Citizen science in Kenya’s water towers

A simple, inexpensive way to monitor water across landscapes

Millions of rural and urban people rely on Kenya’s mountain forests for food, livestock fodder, woodfuel – and fresh water. But these forests – called ‘water towers’ – are being cleared for agriculture, charcoal and new settlements, affecting water supplies downstream. And seasonal rains are less predictable, making it a challenge for authorities to set yearly water plans and to deal with flash floods and drought.

Exactly how each type of land use affects the water isn’t known. To fill the data gap, CIFOR started monitoring water levels and quality in the Sondu Basin of South-West Mau in 2014 using automatic sensors. These generated the first ever precise data set of water flow and water quality information, available continuously over two years. But these automated stations are costly to install and maintain.

A new phase of the project is enlisting the help of those with the most intimate knowledge of local resources: the men and women who use the rivers and forests for daily living.

Locals have been trained to read water-level gauges installed along the river and send in their measurements by SMS. Most villagers have mobile phones, and while not everyone sees the benefit of participating, many are enthusiastic.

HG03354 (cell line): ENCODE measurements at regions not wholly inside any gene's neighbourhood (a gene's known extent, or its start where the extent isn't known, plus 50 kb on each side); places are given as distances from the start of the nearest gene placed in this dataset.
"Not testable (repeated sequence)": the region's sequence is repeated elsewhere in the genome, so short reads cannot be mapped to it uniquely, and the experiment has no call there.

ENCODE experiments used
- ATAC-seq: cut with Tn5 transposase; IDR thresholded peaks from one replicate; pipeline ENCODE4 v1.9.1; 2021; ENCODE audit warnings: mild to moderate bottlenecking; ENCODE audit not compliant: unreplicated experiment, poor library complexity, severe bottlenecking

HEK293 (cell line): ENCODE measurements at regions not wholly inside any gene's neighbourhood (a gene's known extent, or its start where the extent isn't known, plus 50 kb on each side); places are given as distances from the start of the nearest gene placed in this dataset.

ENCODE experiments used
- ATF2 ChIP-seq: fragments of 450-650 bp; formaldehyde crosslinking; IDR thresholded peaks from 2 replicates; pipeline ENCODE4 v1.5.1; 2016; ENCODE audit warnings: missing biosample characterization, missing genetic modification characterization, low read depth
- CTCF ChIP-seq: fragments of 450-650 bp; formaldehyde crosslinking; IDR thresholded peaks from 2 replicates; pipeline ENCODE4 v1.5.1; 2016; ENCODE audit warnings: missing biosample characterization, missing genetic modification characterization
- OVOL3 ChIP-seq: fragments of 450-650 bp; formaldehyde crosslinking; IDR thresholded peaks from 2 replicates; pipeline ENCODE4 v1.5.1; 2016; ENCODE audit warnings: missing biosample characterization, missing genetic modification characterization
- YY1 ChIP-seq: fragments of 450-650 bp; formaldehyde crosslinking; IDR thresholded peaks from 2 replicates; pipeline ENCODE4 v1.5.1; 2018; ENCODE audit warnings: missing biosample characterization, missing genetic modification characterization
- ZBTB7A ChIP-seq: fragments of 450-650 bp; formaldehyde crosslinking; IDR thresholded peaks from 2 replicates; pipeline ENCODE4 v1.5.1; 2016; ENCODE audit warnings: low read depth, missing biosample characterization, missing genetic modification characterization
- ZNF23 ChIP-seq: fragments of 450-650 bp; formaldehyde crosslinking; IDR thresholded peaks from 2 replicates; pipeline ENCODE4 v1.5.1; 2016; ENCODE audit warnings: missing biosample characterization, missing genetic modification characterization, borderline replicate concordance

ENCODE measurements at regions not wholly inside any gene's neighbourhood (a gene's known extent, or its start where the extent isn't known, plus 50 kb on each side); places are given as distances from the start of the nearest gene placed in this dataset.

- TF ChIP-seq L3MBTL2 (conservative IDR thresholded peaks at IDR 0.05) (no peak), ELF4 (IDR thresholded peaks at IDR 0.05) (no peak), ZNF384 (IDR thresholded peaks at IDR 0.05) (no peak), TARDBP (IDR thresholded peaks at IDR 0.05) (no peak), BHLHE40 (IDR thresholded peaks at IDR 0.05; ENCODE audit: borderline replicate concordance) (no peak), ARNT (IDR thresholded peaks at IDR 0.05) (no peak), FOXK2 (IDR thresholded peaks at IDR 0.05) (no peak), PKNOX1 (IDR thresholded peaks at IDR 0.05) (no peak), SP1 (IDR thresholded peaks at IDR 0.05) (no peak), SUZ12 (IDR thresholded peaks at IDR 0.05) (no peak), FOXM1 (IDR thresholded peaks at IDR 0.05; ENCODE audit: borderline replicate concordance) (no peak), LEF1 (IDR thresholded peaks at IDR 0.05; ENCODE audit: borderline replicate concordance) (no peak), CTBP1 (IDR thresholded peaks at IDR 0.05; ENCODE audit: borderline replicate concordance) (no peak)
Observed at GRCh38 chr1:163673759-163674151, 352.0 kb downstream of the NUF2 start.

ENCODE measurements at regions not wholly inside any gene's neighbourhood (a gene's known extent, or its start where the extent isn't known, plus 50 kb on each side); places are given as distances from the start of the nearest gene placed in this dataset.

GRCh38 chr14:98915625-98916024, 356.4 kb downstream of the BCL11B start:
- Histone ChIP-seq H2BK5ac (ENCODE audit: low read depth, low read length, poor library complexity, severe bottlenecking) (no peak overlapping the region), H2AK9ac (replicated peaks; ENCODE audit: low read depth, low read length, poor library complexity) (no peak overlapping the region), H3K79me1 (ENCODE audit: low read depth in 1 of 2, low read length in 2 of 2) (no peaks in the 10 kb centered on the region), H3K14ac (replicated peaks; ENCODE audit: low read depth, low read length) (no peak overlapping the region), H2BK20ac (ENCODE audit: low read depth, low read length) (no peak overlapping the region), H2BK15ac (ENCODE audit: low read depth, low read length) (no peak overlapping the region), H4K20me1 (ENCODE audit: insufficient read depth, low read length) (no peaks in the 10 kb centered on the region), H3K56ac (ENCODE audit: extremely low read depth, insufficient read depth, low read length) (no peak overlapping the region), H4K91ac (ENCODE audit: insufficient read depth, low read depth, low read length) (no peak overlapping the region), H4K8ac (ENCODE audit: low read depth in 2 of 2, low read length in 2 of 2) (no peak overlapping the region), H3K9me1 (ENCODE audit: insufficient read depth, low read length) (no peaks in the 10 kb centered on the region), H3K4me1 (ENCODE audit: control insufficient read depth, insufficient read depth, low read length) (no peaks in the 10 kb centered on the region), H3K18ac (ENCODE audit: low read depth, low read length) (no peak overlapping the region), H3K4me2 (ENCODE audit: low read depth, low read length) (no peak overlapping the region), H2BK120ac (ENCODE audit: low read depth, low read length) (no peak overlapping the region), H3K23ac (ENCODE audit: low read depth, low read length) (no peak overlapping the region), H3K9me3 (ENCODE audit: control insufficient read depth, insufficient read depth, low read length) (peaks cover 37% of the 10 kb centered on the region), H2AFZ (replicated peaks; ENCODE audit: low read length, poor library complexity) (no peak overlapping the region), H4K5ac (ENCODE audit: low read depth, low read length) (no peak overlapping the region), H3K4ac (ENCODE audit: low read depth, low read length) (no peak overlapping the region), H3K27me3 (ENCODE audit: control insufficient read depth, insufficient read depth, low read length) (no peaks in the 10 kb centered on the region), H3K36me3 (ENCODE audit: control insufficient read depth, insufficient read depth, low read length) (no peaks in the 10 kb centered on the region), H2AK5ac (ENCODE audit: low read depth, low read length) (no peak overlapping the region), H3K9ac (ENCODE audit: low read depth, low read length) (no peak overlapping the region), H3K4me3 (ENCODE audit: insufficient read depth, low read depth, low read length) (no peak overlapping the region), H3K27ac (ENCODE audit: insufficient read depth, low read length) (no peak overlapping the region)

Water is key to life and should always be protected by all means. The daily readings and reporting will help plan for its security.

Teresa Adhiambo, Chair of the Sondu Water Resource Users Association

How more people can be enlisted to participate in the data collection, and how these ‘crowd-sourced’ data compare to the scientific data from the automated station is currently subject of a PhD study by a young Kenyan researcher. If the usefulness of the citizen data is confirmed, not only will a simple, low-cost way to inform sustainable water management planning have been found, it will also encourage communities to take an active role in managing their water resources.

Data check

So far, water-level readings sent in by local users match up with the high-resolution data from the automatic monitoring stations and with discharge measurements by the Water Resource Management Authority, showing that citizen science works.

Early gender lessons

Women visit the river daily to fetch water and wash clothes, making them ideal water monitors. But men are the ones sending the most data. As the project evolves, researchers are looking for ways to motivate all water users – women and men alike – to become citizen scientists.

Next steps

Long-term data are needed before any conclusions can be drawn about how different land uses affect water in the Sondu Basin. Researchers are training local volunteers and members of Water Resource Users Associations to assess water quality and will compare results with the automatic sensor readings. They’re also exploring incentive mechanisms to get more people involved.

When we see the changes in water level we are able to know if the forests are being cleared.

Samson, citizen scientist, Kuresoi station

Photo by S. Jacobs/CIFOR.

Related posts